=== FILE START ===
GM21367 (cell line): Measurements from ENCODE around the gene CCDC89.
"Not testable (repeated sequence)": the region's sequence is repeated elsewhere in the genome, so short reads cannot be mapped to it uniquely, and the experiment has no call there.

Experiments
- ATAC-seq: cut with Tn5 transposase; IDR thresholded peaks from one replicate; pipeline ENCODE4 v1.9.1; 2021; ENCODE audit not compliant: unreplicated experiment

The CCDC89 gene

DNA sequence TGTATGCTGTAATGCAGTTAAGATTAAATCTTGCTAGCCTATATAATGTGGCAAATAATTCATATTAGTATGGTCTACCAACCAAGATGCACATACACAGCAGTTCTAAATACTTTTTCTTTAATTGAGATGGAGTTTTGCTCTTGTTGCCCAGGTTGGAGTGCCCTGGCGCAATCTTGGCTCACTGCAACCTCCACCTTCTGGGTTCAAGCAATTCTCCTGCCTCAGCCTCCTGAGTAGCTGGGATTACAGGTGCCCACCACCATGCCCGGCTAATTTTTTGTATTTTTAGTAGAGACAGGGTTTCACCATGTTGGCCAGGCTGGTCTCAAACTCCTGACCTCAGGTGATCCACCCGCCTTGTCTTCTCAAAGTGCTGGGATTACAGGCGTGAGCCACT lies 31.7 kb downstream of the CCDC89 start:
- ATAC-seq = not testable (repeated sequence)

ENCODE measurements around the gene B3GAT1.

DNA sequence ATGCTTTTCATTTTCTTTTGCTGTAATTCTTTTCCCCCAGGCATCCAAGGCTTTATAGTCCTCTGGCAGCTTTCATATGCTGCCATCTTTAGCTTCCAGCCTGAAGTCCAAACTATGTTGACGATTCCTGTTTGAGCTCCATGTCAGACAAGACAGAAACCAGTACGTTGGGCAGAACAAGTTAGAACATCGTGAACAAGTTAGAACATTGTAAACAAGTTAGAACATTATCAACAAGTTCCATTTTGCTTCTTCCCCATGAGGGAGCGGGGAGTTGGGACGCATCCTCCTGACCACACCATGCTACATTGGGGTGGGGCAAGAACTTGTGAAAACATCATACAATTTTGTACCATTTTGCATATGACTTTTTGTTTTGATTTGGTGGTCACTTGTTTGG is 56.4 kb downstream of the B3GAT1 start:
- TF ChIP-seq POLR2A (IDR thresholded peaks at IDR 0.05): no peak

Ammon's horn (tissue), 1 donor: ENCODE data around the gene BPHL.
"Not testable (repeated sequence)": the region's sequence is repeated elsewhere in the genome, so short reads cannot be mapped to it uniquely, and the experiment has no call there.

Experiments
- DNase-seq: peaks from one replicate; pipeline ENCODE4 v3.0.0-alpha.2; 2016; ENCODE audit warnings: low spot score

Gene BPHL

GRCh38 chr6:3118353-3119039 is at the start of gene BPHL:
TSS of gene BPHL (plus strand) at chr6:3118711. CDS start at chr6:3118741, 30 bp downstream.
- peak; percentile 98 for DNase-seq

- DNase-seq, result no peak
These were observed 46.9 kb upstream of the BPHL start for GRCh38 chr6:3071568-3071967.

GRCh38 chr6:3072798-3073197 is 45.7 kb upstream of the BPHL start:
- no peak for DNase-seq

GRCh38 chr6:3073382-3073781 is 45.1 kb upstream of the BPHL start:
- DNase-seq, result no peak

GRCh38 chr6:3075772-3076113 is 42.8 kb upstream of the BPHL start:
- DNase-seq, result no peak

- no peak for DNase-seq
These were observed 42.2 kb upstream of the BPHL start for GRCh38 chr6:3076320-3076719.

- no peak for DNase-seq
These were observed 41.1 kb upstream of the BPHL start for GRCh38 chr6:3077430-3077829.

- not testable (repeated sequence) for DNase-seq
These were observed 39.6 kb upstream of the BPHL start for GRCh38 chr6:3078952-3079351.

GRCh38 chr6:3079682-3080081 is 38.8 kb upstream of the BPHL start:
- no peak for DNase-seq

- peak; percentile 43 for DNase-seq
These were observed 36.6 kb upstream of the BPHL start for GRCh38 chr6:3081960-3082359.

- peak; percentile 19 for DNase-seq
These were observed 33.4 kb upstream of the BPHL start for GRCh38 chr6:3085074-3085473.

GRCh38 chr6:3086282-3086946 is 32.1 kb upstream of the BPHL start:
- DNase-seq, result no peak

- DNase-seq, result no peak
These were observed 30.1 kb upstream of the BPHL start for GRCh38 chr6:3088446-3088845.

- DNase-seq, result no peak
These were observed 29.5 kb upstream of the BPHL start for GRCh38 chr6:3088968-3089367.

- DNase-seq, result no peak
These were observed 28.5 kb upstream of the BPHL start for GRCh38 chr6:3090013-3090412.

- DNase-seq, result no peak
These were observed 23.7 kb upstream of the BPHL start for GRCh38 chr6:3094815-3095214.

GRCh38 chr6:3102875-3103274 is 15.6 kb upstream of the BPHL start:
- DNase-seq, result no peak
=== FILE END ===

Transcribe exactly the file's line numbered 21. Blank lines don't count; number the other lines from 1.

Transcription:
GRCh38 chr6:3072798-3073197 is 45.7 kb upstream of the BPHL start: